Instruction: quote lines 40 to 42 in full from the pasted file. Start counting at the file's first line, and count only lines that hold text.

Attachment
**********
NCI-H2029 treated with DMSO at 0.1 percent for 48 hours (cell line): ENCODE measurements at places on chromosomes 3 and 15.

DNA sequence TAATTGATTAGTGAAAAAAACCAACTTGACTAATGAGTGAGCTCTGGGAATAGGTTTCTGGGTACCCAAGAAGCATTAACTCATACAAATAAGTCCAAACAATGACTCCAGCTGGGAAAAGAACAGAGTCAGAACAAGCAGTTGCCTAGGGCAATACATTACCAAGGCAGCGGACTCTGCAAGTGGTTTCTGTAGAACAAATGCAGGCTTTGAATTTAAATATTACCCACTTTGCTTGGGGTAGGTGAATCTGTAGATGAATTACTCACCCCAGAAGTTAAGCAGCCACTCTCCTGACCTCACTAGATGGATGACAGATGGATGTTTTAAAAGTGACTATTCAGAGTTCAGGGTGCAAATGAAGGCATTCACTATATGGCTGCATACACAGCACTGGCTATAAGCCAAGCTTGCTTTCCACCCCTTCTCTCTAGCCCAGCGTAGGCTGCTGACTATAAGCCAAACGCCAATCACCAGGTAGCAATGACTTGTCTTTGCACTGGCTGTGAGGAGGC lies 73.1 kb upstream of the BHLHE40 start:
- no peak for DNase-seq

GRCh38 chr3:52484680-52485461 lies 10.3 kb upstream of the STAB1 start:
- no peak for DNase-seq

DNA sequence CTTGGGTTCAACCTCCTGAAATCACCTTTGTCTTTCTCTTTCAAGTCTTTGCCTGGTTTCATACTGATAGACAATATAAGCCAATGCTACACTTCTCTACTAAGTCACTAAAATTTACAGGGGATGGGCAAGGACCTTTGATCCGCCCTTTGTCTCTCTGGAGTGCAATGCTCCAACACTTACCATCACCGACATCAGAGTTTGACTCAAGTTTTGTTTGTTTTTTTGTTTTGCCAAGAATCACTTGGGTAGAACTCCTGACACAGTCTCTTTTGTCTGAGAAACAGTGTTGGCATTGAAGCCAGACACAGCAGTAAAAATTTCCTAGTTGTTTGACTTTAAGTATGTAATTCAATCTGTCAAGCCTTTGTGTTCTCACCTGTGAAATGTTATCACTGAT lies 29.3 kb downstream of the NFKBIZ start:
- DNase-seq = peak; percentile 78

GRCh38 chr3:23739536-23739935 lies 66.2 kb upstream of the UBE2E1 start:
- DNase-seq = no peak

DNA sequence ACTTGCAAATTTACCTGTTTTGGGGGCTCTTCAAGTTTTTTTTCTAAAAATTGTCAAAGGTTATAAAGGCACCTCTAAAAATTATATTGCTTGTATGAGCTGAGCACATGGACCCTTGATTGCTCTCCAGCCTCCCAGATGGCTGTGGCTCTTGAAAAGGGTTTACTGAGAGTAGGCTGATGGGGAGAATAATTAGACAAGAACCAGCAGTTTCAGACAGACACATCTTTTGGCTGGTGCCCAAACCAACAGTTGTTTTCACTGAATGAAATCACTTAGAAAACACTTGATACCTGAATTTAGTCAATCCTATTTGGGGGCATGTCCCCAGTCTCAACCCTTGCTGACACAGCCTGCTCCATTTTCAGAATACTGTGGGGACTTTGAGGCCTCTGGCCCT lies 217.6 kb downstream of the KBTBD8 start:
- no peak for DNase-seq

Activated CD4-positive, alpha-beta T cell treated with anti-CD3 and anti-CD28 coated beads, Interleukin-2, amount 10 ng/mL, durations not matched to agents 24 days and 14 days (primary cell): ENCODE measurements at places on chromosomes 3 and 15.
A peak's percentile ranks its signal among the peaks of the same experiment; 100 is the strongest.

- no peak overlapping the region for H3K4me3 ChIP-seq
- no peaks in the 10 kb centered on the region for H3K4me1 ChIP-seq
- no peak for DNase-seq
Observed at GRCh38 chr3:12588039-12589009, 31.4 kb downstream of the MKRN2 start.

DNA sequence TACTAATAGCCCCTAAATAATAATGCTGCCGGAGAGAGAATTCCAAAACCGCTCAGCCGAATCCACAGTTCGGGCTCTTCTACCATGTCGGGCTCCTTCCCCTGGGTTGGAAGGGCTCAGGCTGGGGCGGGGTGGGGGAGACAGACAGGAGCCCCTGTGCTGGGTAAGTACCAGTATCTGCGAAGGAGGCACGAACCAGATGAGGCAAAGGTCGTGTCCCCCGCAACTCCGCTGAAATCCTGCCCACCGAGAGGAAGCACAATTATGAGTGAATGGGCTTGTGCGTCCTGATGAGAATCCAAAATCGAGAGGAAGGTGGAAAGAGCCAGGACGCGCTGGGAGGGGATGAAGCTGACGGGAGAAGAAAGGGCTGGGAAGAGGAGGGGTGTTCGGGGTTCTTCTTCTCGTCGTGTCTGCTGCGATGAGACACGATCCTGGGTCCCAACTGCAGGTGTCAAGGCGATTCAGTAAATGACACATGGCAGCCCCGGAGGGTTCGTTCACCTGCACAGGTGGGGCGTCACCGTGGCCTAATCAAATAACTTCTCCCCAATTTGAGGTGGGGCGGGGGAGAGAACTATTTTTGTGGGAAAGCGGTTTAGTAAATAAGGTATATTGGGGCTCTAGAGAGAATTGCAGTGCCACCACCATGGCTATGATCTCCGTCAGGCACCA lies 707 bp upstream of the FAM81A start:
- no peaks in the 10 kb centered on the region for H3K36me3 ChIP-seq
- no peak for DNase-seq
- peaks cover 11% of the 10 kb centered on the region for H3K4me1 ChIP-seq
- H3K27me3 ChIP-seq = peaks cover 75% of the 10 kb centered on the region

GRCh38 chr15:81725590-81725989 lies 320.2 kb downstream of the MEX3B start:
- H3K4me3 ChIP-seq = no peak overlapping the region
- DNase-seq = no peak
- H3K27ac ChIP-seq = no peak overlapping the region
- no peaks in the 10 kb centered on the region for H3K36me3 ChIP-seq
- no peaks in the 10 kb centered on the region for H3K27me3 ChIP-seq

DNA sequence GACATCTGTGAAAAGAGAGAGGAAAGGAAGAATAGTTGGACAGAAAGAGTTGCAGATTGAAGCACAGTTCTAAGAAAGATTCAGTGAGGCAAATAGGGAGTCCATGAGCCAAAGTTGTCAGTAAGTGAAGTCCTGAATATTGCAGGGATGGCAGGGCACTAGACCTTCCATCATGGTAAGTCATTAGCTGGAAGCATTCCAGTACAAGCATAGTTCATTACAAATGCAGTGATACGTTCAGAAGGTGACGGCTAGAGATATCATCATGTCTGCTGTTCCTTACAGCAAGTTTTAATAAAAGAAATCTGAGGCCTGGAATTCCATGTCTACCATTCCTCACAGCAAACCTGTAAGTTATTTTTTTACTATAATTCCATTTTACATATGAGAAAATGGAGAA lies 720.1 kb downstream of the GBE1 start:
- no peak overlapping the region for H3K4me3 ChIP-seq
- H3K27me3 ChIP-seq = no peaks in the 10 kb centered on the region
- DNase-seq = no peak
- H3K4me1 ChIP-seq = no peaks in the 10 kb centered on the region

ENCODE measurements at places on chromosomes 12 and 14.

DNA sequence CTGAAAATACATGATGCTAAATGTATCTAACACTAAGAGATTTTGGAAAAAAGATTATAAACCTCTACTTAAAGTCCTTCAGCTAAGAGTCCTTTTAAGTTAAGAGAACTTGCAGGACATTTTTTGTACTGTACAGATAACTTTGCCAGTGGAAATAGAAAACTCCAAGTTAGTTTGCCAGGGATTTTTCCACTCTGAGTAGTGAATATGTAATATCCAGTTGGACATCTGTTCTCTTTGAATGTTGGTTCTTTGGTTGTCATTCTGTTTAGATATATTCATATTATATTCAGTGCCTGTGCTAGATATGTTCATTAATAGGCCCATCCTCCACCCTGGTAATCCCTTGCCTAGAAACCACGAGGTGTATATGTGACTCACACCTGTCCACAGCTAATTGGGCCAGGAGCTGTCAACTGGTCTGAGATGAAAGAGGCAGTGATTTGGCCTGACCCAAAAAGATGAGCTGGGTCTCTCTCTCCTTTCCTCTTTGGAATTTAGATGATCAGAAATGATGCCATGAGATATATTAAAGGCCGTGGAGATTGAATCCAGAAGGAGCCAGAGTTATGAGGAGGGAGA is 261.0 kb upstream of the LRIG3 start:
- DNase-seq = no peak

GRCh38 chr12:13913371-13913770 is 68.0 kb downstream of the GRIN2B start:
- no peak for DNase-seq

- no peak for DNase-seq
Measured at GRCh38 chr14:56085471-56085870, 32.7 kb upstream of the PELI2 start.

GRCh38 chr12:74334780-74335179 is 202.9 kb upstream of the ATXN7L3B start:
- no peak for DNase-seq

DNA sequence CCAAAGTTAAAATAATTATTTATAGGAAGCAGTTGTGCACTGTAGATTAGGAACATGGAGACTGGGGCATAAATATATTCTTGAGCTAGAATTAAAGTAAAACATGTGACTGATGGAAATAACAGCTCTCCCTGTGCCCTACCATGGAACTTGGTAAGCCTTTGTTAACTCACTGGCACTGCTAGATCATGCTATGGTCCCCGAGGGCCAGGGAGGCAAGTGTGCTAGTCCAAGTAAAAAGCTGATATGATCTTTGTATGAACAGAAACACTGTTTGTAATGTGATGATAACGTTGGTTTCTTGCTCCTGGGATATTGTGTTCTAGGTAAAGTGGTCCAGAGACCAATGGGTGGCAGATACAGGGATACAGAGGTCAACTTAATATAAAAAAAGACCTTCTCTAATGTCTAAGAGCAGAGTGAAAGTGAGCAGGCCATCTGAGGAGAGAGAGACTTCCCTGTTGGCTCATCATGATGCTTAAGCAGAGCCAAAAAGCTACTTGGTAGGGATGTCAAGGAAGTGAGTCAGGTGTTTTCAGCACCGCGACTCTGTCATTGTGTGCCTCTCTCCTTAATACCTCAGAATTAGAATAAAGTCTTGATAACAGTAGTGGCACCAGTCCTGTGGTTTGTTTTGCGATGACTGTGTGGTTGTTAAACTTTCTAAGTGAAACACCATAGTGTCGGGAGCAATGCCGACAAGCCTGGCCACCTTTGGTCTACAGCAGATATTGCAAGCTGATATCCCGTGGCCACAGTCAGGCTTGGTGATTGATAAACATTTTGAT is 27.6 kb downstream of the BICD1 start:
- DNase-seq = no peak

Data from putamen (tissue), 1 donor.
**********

Measured at GRCh38 chr14:56085471-56085870, 32.7 kb upstream of the PELI2 start.

GRCh38 chr12:74334780-74335179 is 202.9 kb upstream of the ATXN7L3B start:
- no peak for DNase-seq